TRUMP: "If our opponent had won that election, you know what would have happened? Right now, China would be the No. 1 economy anywhere in the world. And right now, I can tell you, they're not even close." — Minneapolis rally.

TRUMP: "So I think China might have caught us if my opponent had gotten in. By now, they would have caught us. And now it's going to be a long time before they catch us, if they ever catch us. I don't think anybody is going to catch us." — remarks Oct. 7 on trade.

THE FACTS: No matter who got elected in 2016 — Trump or Democrat Hillary Clinton — there is no way China's economy would have caught up with America's by now.

Even if the U.S. economy hadn't grown at all since 2016, China's gross domestic product — the broadest measure of economic output — would have had to have surged a fantastical 79% in three years to have pulled even with America's. That comes to growth of more than 21% a year — something even China's super-charged economy has never approached.

Moreover, despite Trump's suggestion that China can't ever catch up, the Chinese economy continues to slowly narrow the gap because every year it grows much faster than America's. In 2019, for example, the International Monetary Fund expects Chinese GDP to increase 6.2%, more than double the 2.6% growth it expects for the United States.

RONNA MCDANIEL, Republican National Committee chair: "New data is out on median income growth: Under Barack Obama, incomes rose $11 a month. Under @realDonaldTrump, incomes are rising at $161 a month. That's huge!" — tweet on Oct. 7, retweeted by Trump.

THE FACTS: This comparison is misleading.

McDaniel's statement relies on an op-ed by conservative commentator Stephen Moore that obscures the track records of both presidents and the economic conditions that their administrations inherited.

For the first two full years of Trump's presidency, the Census Bureau shows that median household income has been growing by a monthly average of $58, to $63,179 in 2018. That's almost one-third of what was claimed in McDaniel's tweet.

Under Obama, incomes rose at a monthly average of only $31. But that average includes Obama's first term, when the economy was dealing with the ravages from the Great Recession that began before he became president. Trump took office at a moment when the economy was relatively healthy.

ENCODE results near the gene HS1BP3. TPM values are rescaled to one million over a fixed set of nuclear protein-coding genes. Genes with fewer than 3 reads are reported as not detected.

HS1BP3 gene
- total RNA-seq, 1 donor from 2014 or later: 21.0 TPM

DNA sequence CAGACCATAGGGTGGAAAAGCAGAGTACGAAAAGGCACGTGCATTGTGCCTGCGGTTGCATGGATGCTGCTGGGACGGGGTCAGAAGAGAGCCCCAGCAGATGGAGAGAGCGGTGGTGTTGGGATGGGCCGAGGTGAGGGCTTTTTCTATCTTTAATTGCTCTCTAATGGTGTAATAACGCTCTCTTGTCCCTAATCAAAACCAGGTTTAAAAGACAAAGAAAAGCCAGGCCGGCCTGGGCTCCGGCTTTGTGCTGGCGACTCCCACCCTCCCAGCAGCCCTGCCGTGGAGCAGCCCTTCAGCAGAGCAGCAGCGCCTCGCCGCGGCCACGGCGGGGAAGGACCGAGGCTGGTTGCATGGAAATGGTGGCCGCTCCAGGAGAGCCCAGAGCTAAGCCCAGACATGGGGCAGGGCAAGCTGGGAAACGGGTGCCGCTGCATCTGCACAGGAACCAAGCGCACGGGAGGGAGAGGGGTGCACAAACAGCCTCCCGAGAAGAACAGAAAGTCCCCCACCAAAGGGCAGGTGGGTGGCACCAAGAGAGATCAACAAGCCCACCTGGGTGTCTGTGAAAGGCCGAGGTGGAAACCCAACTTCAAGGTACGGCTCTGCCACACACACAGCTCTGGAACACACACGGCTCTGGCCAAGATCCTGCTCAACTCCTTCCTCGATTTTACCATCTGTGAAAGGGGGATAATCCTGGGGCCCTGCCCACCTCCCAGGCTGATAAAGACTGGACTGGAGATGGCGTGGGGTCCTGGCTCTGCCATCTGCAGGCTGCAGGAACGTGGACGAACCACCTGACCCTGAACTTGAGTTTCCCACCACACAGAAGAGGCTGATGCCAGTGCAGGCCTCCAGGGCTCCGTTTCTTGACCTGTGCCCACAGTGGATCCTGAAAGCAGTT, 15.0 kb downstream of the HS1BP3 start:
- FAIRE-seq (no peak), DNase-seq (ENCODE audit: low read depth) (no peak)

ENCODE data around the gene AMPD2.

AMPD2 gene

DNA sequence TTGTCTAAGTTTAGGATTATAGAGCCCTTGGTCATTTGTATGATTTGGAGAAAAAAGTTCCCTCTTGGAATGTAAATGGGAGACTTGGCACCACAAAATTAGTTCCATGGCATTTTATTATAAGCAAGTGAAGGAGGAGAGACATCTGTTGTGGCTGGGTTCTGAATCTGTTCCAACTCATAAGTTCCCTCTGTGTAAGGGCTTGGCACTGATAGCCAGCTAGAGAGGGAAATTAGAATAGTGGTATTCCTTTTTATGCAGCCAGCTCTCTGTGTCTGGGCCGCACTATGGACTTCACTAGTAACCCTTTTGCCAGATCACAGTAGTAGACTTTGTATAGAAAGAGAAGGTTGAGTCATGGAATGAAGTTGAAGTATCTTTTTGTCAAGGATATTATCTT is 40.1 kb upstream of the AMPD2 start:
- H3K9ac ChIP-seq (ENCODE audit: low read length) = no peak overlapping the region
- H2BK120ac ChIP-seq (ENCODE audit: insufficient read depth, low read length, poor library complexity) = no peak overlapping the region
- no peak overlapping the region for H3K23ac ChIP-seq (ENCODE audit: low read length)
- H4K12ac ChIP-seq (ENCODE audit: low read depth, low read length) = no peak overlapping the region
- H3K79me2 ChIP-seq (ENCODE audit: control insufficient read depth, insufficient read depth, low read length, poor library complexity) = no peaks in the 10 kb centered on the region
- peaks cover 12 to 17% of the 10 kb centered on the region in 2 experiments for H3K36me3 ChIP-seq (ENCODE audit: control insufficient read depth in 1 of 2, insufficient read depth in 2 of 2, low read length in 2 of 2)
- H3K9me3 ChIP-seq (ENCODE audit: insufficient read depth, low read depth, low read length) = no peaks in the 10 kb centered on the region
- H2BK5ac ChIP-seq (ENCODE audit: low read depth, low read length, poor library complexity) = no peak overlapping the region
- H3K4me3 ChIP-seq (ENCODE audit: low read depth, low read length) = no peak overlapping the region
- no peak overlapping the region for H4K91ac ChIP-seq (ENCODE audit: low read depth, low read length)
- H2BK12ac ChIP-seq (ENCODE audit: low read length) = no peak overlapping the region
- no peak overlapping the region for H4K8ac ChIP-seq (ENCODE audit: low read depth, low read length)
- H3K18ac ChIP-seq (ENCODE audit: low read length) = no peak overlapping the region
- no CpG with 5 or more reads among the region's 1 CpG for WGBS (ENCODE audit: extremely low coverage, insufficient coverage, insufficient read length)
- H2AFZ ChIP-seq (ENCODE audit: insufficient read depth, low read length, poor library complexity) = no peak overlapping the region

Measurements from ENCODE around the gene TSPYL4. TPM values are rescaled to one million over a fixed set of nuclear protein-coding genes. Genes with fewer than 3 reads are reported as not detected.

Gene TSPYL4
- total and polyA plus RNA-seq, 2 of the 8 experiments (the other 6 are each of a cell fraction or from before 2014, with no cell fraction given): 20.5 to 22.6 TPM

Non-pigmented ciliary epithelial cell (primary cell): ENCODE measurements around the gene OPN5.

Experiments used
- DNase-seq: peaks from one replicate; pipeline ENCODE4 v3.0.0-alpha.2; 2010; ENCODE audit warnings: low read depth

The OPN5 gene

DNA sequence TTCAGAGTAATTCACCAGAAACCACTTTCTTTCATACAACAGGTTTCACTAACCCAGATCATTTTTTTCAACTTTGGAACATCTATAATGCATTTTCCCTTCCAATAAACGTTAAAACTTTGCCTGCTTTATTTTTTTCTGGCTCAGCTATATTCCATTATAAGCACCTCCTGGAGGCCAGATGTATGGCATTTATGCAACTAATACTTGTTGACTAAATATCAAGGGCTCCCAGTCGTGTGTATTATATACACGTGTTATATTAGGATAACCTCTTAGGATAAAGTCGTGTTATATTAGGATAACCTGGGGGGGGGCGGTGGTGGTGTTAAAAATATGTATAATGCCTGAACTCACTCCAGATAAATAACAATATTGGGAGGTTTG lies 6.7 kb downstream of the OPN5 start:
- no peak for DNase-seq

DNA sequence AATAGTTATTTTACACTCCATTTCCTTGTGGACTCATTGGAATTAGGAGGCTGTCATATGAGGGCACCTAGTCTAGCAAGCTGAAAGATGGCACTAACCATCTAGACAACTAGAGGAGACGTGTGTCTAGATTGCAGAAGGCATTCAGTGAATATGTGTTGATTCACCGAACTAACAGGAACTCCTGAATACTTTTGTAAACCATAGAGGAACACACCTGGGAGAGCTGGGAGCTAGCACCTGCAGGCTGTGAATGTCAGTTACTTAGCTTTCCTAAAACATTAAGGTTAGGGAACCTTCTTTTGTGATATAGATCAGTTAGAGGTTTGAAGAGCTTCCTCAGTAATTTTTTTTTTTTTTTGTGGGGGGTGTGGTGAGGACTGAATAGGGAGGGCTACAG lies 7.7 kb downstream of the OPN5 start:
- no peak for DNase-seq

Obama's track record improved sharply after 2012, as the recovery took hold. Median incomes during that period rose at a monthly average of $122. That is more than double the income growth during Trump's first two years.

TRUMP: "As you know, in addition to what we're talking about today, they're building — Japan — many car plants in the United States, which they weren't doing for a long time. And they're building in Michigan, Ohio, lots of different states. And we just appreciate it very much. Been a tremendous investment." — remarks Oct. 7 on trade.

THE FACTS: Not true. Japanese automakers are not building "many" car plants in the U.S. No Japanese automakers are building assembly plants in Michigan, and Honda is making only a small investment at an existing facility in Anna, Ohio, near Dayton. Honda has announced it will build a hybrid SUV at a factory in Greensburg, Indiana, but that investment is $4.2 million and will add 34 new jobs.

The only major assembly plant being built now by Japanese automakers in the U.S. is the Toyota-Mazda factory in Alabama, which is expected to employ 4,000 people and will start producing vehicles in 2021.

Normally, parts-making companies set up operations in or near the main assembly plant, and that's happening in Huntsville. Six companies are investing about $491 million in the area, creating an expected 1,765 jobs, according to Toyota.

Earlier this year, Japanese truck maker Hino opened a new assembly plant in Mineral Wells, West Virginia, investing $100 million and creating 250 jobs. It replaced an older facility that also was in West Virginia.

Trump is also wrong to suggest recent construction from Japanese car companies in the U.S. is somehow new. Japanese automakers have been building in the U.S. since the 1970s and have expanded manufacturing over the years. The companies have announced millions in investments to retool existing plants to make new models.


Associated Press writers Paul Wiseman, Josh Boak, Robert Burns, Christopher Rugaber and Stephen Braun in Washington, Tom Krisher in Detroit and Zeina Karam in Beirut contributed to this report.

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